Scammers take advantage of Flappy Bird’s death to push Android malware

Scammers take advantage of Flappy Bird’s death to push Android malware

Unless you’ve been living under a rock, you’re probably well aware that the popular mobile game Flappy Bird was pulled this past weekend by its developer Dong Nguyen for being “an addictive product.” Countless fake apps have since sprung up, and unfortunately scammers have already figured out how to monetize the game’s demise.

Sophos has found infected versions of Flappy Bird in alternative Android markets (users need to sideload these apps, but as always, that hasn’t been a deterrent for most). One such fake app is a “trial version” that demands you send a text message (to a premium number, of course) and won’t let you completely quit the app until you do.

Trend Micro also found fake Android apps, which it says are especially rampant in app stores across Russia and Vietnam. While these behave exactly like the original app (they’re not trial versions), they also stealthily connect to a Command and Control server through Google Cloud Messaging to receive instructions.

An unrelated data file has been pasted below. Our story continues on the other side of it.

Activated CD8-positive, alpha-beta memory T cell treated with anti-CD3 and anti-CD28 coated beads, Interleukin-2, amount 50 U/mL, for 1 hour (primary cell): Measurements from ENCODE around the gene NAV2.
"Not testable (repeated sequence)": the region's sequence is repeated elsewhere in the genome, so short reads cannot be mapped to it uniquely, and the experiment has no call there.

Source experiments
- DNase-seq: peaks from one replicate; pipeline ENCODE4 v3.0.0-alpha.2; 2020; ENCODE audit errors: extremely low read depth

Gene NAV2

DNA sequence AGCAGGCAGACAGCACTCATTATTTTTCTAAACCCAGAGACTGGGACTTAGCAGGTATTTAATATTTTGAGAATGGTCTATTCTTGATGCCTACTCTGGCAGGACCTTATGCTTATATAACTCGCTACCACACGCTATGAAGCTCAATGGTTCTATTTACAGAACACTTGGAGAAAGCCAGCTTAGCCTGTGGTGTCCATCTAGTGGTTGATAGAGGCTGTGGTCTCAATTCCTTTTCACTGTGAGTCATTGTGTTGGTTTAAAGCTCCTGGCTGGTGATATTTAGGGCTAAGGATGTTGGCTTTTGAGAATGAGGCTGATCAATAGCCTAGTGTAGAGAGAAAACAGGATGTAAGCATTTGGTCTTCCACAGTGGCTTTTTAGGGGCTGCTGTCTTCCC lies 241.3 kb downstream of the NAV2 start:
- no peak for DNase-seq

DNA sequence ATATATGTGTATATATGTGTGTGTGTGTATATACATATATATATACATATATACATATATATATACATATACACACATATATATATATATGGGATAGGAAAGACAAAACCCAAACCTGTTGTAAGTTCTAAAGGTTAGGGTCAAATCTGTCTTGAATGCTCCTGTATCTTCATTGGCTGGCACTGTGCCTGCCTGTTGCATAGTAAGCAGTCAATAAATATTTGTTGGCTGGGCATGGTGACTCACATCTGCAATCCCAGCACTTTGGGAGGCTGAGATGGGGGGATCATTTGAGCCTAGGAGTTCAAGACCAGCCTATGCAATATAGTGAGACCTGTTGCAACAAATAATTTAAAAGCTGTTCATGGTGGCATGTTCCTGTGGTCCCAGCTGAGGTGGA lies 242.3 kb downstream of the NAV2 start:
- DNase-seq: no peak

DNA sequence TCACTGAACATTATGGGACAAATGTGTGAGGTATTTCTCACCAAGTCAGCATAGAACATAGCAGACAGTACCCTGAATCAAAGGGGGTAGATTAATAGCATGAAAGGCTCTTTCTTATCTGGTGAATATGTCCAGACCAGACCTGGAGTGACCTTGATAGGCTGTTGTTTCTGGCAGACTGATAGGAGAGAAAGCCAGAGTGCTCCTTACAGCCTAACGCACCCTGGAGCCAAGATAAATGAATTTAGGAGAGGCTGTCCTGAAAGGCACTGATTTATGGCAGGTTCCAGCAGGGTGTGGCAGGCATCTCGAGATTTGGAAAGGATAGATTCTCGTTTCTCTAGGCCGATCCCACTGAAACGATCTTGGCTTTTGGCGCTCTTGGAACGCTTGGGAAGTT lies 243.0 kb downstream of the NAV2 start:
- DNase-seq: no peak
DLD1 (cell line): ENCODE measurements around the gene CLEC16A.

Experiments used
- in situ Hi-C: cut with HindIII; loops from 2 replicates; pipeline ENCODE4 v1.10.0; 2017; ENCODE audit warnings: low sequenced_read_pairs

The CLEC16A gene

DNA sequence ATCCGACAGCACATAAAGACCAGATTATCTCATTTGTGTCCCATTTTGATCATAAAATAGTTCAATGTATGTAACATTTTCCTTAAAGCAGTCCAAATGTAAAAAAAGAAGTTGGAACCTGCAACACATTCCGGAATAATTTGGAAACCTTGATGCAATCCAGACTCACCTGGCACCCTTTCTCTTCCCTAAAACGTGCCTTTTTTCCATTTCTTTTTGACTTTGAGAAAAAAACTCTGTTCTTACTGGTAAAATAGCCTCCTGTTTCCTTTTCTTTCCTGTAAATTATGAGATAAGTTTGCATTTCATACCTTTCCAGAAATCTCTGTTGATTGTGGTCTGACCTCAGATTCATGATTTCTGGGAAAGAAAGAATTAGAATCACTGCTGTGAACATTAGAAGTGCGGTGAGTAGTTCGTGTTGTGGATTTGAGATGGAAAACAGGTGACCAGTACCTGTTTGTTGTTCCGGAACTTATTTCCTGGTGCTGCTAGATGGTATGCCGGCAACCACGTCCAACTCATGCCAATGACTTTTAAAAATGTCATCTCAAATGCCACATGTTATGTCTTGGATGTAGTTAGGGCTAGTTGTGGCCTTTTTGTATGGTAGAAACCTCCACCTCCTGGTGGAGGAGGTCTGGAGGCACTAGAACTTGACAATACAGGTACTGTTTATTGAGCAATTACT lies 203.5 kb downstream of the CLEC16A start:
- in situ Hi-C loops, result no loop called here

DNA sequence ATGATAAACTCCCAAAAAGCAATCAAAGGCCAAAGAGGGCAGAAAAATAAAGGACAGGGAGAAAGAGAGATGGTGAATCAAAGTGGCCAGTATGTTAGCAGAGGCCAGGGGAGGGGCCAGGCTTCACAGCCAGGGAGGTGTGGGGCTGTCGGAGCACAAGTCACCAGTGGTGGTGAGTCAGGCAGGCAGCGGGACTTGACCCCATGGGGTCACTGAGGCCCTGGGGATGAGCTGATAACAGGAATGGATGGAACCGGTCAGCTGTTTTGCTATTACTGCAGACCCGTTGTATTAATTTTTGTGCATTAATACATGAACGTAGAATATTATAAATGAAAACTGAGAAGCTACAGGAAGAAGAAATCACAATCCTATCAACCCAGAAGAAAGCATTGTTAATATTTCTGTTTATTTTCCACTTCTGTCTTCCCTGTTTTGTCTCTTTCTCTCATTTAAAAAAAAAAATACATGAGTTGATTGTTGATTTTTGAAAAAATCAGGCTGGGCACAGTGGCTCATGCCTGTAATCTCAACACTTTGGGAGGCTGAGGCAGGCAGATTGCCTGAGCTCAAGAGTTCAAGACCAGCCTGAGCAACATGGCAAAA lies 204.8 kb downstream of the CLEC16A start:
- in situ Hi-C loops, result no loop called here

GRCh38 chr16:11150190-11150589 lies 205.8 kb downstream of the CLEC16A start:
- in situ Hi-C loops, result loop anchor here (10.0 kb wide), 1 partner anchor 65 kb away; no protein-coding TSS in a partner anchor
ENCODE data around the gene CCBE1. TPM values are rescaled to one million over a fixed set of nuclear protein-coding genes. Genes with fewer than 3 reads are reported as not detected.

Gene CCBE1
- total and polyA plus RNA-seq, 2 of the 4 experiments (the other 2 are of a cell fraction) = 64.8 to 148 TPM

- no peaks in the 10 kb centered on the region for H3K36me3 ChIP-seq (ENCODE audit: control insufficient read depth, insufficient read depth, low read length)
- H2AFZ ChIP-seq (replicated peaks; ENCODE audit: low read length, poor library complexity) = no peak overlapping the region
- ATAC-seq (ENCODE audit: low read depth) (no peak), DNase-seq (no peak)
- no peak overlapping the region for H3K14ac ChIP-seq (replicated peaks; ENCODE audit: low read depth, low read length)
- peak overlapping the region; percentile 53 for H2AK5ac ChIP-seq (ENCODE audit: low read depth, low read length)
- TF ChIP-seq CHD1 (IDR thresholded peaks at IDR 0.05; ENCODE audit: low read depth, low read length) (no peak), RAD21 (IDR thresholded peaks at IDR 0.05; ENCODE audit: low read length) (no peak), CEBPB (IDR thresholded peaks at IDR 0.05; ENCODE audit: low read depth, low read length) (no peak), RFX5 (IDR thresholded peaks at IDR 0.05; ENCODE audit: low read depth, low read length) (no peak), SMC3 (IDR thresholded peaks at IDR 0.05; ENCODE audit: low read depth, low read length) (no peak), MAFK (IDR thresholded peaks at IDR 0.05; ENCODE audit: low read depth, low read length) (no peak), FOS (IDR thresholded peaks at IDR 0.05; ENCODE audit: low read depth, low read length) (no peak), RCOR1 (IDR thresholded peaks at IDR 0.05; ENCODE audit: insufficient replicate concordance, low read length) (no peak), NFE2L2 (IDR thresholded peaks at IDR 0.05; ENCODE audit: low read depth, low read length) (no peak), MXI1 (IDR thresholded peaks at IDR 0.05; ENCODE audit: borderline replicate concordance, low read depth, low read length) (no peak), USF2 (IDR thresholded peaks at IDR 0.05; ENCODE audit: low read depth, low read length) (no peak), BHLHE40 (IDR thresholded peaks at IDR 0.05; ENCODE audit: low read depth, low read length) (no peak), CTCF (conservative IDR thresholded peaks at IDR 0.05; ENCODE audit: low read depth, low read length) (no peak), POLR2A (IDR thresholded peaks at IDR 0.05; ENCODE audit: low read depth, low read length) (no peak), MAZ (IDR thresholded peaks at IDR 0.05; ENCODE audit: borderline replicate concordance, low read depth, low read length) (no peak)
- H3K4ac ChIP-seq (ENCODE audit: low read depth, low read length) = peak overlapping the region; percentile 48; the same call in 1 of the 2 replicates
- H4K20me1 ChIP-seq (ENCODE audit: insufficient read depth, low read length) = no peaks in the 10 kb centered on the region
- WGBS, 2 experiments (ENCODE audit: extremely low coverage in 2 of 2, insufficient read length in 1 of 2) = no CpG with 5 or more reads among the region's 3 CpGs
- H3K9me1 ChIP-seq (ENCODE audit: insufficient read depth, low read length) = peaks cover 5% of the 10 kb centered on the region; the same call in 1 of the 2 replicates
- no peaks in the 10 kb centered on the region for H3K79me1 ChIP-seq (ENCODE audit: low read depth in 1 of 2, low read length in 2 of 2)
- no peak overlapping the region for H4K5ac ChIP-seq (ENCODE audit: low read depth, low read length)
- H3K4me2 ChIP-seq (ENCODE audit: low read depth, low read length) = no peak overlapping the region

These are for sending text messages, hiding the resulting notifications, as well as for transmitting over the user’s phone number, carrier, and Gmail email address registered with the device.

These are very basic threats, and ones we’ve seen on Android before. Thankfully, they won’t do that much damage to your Android phone or tablet, but that doesn’t mean you should still go out looking for the game.

In short, Flappy Bird is dead, but the scams are only beginning. Our advice is the same as always when it comes to Android malware: stick to Google Play and only install apps that you know are safe.

See also – First Android bootkit malware spotted; reportedly found on over 350,000 mobile devices, most in China and Android malware emerges on Google Play which installs a trojan on your PC, uses your microphone to record you

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